The question of evil is a classic issue that some people use as an excuse to reject the existence of a loving God. We often cannot explain why things happen – especially if we try to know the mind of God, who said, my ways are not your ways, Isa 55:7-9. But the Bible gives us a good idea of how God uses evil for His purposes.
God Created a Perfect World for Fellowship
God created two types of intelligent beings with a free will – the freedom to choose whether or not to love, obey and fellowship with Him. He created angels, called spiritual beings, principalities and powers (Col 1:16), and He created mankind “in His own image…male and female” (Gen 1:27). At the end of the six-day creation, God said everything was “very good.” (Gen 1:31). It was perfect. There was no sin, evil or death. As a personal, relational God of love (1 John 4:8), He enjoyed fellowship “walking” (Gen 3:8, 5:24, 6:9) with Adam and Eve. Yet having lovingly given them a choice, God knew in His omniscience, that His creation would rebel.
Sin and Evil entered the Universe
Some time after the Creation week, one of the highest angels rebelled against God. He was jealous and proud. He wanted to be like God (Isa 14:14). He influenced one third of the angels to follow him in rebellion, and God cast them out of heaven (Jude 6, Rev 12:4, 9). We know this angel by the names Satan, Lucifer, and the Devil. Satan’s major goal at this point, was to influence mankind to join him in rebelling against God as well. Adam and Eve, made in God’s image, reminded him of God, and were an affront to his raging jealousy and hatred. So he deceived Eve and subtly convinced her and her husband to disobey God when they ate of the forbidden fruit (Gen 3:1-6).
Once sin entered through Adam, things changed. He brought evil, the curse of sin and death, upon mankind (Rom 5:12) and upon all creation (Rom 8:20-22). We call man’s sin “moral evil.” We call natural calamity and disease “natural evil.” All sin and evil in the world are a result of man’s, and ultimately Satan’s, rebellion against God. We cannot blame God for evil (Psa 5:4, Jam 1:13) but we can expect Him to use it for His divine purposes (Gen 50:20). First of all He uses it to reveal His character of justice (wrath) and mercy (love). Secondly, He uses it to accomplish eternal good in individual lives.
God Reveals His Justice (Wrath)
The Bible says God made the wicked for the day of evil, (Prov 16:4). That doesn’t mean he creates people to be wicked, but he reveals His justice (wrath) by punishing evil people. A good example is Pharaoh of the Exodus. God, knowing Pharaoh’s wicked heart, raised him up on the throne to show His power and glory. When God began to judge Egypt for oppressing the Israelites, Pharaoh chose to harden his heart for the first five plagues. Finally, God completed the hardening and used him to reveal His wrath (Rom 9:17, 22). In the process He delivered the nation of Israel from bondage. He especially reveals His wrath against those who reject the clear evidence of His creative power – they’re without excuse (Rom 1:18-20). We often will not see justice served, but we can be assured that God will execute perfect justice in the long run – perhaps it must wait until eternity.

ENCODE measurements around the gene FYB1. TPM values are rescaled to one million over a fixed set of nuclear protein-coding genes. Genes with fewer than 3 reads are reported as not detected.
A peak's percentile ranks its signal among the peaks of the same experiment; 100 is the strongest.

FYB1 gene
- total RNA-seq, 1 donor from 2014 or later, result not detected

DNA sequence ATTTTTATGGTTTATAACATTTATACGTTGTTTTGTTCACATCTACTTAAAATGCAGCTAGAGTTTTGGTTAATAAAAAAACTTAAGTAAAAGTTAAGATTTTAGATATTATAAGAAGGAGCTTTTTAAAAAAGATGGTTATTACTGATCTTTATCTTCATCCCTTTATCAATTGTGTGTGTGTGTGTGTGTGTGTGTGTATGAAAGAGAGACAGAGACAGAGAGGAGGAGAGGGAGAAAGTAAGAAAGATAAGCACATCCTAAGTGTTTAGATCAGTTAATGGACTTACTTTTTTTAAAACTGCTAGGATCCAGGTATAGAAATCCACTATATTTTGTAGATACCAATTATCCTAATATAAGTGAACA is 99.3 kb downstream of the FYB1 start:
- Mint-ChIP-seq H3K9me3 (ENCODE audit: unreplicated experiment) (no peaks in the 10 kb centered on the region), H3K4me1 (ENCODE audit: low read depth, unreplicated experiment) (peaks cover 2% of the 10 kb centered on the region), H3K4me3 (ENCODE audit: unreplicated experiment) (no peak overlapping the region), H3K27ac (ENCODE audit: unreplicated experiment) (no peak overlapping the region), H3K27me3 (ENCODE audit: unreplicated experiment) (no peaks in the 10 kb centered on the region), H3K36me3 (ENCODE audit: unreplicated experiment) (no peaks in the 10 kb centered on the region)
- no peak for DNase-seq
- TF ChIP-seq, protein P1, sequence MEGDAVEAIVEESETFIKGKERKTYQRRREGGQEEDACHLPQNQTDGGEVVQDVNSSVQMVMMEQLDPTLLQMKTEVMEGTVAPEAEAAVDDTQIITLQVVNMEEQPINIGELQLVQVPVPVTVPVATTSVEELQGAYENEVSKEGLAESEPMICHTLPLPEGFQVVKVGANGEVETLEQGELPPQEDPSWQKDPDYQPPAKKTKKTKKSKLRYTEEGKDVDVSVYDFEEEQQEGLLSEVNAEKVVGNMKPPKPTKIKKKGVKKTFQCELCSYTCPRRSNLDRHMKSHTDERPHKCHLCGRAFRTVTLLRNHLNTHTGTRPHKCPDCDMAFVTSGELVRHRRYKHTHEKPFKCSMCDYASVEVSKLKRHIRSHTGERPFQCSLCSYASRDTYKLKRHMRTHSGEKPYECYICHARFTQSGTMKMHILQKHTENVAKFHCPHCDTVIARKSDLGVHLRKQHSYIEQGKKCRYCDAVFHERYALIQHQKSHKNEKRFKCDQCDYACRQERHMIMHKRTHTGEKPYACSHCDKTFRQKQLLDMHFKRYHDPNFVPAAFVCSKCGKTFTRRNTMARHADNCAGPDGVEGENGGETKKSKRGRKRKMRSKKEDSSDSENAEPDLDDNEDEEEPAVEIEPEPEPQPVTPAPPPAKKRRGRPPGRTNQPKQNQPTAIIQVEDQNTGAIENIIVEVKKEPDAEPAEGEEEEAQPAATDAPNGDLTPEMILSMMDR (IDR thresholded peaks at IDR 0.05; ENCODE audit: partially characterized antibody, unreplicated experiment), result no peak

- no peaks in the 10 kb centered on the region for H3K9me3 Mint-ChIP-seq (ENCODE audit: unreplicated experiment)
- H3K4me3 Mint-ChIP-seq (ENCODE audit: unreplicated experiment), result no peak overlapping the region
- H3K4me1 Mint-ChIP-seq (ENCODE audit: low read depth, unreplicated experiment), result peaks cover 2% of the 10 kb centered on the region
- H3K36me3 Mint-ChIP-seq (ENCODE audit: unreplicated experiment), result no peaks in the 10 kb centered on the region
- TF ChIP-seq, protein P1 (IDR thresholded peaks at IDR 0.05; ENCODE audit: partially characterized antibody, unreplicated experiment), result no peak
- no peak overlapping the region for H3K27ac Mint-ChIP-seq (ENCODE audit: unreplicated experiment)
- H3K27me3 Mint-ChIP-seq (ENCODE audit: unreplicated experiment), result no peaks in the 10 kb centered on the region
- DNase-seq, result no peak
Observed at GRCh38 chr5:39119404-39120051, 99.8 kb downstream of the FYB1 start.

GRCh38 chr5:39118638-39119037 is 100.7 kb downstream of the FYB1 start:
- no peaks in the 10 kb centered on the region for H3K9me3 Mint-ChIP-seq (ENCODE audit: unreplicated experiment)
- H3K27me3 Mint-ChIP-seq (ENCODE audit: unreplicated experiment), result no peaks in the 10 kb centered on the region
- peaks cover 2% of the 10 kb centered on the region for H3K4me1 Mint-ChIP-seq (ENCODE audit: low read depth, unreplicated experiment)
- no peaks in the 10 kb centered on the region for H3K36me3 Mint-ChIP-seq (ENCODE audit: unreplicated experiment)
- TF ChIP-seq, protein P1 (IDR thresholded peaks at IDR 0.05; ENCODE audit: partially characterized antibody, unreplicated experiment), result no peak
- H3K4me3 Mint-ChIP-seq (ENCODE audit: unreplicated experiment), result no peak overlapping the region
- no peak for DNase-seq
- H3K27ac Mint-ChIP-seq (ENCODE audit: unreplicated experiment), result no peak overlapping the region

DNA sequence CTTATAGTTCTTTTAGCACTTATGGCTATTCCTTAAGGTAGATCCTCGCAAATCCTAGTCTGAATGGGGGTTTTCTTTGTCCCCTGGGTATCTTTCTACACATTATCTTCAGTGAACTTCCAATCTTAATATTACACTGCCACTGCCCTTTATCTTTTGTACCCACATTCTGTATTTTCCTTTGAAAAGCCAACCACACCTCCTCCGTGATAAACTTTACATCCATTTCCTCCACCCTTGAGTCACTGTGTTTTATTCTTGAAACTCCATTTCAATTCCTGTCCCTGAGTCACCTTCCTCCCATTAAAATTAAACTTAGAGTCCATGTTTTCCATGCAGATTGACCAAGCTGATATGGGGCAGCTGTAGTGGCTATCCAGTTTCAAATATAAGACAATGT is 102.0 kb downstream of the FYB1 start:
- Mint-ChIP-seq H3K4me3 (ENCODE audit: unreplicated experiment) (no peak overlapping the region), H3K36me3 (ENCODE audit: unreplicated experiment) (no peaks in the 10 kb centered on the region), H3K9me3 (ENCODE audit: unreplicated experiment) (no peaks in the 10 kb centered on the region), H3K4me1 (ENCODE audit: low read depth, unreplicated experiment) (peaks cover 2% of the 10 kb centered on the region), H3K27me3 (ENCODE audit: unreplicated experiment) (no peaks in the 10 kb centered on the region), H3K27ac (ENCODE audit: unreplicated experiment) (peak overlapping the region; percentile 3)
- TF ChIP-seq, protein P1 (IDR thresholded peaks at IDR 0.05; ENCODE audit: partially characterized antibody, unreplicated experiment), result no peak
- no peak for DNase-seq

God Reveals His Mercy (Love)
God also uses evil to reveal His mercy and love. These cannot be fully understood and appreciated without being contrasted to the sin and evil in this world. The ultimate contrast and demonstration of God’s mercy is found at the cross of Christ (John 3:16). Unspeakable evil was laid on Jesus Christ at the cross (Isa 53:6) and His Heavenly Father had to forsake Him (Mark 15:34). Yet He defeated evil (1 Cor 15:55-57) and revealed incredible love by forgiving His tormentors (Luke 23:34).
God always has an Eternal purpose
The hardest lesson for us to understand and accept is God allowing or using evil in the lives of “innocent” people, especially children. Though, in reality none of us are “innocent.” Every human being is born with a sin nature and destined for an eternity separated from God. None of us is without sin (Rom 3:10, 23; 1 John 1:8). God’s desire is to save everyone through Jesus Christ (1 Tim 2:4) and prepare each for eternity. Sometimes He must use wicked people or “natural” evil (calamity) to do so (Isa 45:7). He even allows Christians, those who are saved and prepared, to endure trials and testing (Jam 1:2-3). But God always has a divine and loving purpose for all of this. He is conforming Christians to the image of Christ (Rom 8:28, 29; John 15:2) or He is orchestrating situations and prompting unbelievers to come to faith. A classic example is the martyr Stephen, who was stoned to death, but whose Christ-like forgiving spirit undoubtedly had a great influence on unbelieving Saul who later became the great Apostle Paul (Acts 7:60-8:1).
Evil is an intrusion into God’s perfectly created universe. It is a result of rebellion by Satan, one of His highest angels, and mankind, His highest earthly creation. Having given His created beings free will, God knew this rebellion would occur but He turns it around. He uses it to reveal His character of justice (wrath) and mercy (love) and to reveal His eternal plan through Jesus Christ to save sinners and grow Christians in Christ-likeness. His ultimate loving purpose is to reconcile as many of mankind as possible back to Himself so they can enjoy eternal fellowship with Him.